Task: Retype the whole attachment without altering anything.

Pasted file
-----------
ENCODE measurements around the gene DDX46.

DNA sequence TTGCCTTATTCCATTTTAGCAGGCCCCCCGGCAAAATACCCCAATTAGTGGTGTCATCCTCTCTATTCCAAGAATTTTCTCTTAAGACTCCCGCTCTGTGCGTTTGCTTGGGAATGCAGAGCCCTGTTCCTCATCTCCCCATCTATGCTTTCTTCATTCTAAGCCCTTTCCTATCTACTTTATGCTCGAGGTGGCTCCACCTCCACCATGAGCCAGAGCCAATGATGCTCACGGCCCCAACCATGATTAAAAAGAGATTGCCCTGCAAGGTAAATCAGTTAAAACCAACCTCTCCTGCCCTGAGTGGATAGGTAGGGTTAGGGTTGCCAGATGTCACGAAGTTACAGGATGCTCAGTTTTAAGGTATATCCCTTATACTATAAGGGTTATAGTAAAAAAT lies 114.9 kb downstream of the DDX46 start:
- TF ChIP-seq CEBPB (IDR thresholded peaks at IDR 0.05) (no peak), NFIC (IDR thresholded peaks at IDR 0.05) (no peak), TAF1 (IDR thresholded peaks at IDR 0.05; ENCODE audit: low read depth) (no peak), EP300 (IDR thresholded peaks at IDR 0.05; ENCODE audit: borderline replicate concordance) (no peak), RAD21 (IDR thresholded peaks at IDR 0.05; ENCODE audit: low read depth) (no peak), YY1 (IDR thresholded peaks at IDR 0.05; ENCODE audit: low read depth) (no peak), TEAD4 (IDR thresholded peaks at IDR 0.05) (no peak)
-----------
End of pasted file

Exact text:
ENCODE measurements around the gene DDX46.

DNA sequence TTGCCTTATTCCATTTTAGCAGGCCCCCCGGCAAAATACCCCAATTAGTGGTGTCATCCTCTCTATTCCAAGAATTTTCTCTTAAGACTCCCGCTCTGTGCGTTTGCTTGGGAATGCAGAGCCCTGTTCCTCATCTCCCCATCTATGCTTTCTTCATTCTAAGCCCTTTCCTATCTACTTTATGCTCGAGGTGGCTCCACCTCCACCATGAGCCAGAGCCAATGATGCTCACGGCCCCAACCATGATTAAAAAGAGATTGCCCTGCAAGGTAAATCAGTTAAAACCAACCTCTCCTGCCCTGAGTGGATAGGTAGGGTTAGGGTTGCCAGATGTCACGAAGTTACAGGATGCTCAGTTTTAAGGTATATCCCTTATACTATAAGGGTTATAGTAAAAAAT lies 114.9 kb downstream of the DDX46 start:
- TF ChIP-seq CEBPB (IDR thresholded peaks at IDR 0.05) (no peak), NFIC (IDR thresholded peaks at IDR 0.05) (no peak), TAF1 (IDR thresholded peaks at IDR 0.05; ENCODE audit: low read depth) (no peak), EP300 (IDR thresholded peaks at IDR 0.05; ENCODE audit: borderline replicate concordance) (no peak), RAD21 (IDR thresholded peaks at IDR 0.05; ENCODE audit: low read depth) (no peak), YY1 (IDR thresholded peaks at IDR 0.05; ENCODE audit: low read depth) (no peak), TEAD4 (IDR thresholded peaks at IDR 0.05) (no peak)